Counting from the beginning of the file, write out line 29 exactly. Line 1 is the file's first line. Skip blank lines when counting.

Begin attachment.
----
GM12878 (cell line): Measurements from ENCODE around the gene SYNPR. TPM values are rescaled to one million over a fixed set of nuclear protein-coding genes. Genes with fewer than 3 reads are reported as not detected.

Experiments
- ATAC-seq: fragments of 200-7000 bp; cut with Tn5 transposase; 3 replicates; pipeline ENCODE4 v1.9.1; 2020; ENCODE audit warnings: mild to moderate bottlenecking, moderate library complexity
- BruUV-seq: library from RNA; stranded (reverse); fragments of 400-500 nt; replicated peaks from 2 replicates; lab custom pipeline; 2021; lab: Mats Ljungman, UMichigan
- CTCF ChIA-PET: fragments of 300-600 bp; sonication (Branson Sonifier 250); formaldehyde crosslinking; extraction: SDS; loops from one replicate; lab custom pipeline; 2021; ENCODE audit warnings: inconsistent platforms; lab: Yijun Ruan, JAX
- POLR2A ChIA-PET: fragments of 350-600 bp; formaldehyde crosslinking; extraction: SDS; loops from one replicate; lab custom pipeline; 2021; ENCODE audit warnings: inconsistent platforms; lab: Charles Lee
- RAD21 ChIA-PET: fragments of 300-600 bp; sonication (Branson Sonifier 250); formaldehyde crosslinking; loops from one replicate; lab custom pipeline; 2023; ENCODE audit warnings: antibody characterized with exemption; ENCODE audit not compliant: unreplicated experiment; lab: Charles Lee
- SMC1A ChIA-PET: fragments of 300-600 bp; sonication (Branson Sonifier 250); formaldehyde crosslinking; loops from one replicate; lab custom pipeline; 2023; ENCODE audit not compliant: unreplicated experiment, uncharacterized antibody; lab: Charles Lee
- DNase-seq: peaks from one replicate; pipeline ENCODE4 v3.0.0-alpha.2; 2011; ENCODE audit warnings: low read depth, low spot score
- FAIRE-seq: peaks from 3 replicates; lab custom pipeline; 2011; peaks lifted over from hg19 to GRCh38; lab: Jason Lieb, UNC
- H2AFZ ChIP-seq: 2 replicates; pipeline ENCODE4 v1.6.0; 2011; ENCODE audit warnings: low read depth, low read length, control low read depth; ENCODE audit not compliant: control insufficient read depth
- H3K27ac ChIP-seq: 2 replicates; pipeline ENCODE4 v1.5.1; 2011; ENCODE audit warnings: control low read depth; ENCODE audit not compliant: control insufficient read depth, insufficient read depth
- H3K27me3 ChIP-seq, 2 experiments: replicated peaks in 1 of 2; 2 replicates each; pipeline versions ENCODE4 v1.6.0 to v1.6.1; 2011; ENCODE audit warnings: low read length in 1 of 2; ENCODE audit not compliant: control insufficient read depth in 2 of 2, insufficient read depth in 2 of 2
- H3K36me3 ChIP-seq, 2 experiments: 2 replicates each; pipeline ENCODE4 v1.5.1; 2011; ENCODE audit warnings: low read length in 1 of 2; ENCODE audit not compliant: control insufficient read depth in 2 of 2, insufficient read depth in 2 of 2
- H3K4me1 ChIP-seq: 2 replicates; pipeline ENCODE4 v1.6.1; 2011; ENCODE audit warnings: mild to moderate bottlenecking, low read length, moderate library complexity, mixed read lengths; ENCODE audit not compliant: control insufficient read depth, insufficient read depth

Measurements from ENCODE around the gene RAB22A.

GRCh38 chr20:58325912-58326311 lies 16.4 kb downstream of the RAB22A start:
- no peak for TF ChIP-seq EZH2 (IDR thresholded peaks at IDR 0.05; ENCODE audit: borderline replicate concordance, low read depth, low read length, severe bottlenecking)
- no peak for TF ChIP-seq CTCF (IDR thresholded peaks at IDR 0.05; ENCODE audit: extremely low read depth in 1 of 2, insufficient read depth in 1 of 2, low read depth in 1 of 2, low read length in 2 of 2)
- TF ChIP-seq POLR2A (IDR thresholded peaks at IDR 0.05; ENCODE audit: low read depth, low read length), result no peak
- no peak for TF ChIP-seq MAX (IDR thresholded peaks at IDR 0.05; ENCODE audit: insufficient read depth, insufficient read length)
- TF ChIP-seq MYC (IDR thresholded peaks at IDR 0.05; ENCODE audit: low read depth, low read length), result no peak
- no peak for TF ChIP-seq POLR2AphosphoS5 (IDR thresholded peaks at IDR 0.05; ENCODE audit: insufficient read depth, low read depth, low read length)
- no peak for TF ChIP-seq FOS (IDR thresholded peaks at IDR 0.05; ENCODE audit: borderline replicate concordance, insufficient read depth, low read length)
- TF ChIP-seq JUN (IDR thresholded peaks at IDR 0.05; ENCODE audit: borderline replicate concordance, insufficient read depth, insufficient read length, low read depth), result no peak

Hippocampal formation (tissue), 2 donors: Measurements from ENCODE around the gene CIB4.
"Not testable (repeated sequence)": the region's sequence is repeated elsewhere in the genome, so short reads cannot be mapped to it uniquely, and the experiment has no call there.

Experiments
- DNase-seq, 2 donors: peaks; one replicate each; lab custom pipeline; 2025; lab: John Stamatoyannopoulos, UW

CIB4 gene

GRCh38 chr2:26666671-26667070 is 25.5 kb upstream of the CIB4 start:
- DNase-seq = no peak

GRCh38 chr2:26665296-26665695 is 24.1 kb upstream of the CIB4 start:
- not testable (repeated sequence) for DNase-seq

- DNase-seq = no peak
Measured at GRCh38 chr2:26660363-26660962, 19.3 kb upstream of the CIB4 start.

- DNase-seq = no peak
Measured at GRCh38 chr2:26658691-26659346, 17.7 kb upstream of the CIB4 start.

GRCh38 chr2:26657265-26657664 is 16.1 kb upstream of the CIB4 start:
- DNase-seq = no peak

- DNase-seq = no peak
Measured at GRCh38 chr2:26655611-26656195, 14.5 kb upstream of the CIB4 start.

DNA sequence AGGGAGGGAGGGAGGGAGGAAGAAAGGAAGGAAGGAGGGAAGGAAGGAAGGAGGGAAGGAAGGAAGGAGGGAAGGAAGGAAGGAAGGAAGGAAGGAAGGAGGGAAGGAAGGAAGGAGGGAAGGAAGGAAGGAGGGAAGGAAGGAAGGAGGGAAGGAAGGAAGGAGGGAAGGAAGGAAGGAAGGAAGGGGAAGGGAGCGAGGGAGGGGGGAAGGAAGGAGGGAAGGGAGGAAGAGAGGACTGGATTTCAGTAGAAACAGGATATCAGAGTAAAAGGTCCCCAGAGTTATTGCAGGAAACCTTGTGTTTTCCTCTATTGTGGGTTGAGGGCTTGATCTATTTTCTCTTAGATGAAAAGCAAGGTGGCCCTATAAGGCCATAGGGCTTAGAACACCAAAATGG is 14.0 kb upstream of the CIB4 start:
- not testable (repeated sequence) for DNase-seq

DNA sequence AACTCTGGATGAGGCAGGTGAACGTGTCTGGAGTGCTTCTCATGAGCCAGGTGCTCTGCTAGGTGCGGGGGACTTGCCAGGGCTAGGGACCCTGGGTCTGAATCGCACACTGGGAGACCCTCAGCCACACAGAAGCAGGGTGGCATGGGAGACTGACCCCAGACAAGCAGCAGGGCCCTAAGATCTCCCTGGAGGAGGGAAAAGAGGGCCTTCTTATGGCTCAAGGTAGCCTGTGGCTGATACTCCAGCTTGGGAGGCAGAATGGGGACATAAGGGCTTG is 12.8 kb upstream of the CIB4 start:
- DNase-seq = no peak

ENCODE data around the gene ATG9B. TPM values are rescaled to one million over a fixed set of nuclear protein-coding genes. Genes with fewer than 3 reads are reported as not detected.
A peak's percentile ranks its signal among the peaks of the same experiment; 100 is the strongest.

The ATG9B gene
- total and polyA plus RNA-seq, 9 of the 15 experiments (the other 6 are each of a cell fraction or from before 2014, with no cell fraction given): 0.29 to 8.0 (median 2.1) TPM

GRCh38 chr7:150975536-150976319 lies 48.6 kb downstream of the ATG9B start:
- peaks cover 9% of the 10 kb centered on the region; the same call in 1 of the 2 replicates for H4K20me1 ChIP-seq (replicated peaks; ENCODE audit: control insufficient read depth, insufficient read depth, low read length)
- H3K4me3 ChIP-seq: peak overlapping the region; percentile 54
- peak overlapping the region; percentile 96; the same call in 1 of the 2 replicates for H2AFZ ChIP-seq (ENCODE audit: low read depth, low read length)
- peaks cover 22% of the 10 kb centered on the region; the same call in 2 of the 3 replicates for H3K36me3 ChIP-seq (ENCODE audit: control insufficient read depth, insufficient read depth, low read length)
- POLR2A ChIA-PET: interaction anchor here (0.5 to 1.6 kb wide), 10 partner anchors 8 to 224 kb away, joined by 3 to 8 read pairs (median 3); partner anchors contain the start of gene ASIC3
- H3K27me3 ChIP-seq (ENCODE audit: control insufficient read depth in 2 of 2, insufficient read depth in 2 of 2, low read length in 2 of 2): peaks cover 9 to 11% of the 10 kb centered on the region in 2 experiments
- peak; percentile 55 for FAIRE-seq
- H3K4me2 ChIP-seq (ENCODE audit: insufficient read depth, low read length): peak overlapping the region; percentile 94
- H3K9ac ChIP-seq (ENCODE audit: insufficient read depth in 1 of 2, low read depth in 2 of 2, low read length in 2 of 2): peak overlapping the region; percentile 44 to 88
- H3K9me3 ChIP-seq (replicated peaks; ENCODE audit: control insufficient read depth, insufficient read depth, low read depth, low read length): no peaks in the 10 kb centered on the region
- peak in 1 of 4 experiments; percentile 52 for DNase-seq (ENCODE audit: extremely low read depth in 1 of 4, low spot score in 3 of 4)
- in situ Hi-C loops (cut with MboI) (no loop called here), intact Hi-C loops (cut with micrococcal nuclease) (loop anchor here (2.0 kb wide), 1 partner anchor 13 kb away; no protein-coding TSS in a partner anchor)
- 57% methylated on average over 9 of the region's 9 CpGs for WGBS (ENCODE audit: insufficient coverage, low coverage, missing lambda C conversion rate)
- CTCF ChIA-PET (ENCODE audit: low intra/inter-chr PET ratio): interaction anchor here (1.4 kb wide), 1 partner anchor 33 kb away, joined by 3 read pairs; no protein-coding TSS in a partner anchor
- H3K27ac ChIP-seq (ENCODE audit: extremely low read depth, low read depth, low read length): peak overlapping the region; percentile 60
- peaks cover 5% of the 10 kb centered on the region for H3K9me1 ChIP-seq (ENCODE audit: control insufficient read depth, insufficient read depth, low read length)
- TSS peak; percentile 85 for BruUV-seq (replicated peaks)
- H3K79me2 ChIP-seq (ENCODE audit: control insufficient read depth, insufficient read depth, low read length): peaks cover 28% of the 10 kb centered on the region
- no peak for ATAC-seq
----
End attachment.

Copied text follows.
- DNase-seq, 2 donors: peaks; one replicate each; lab custom pipeline; 2025; lab: John Stamatoyannopoulos, UW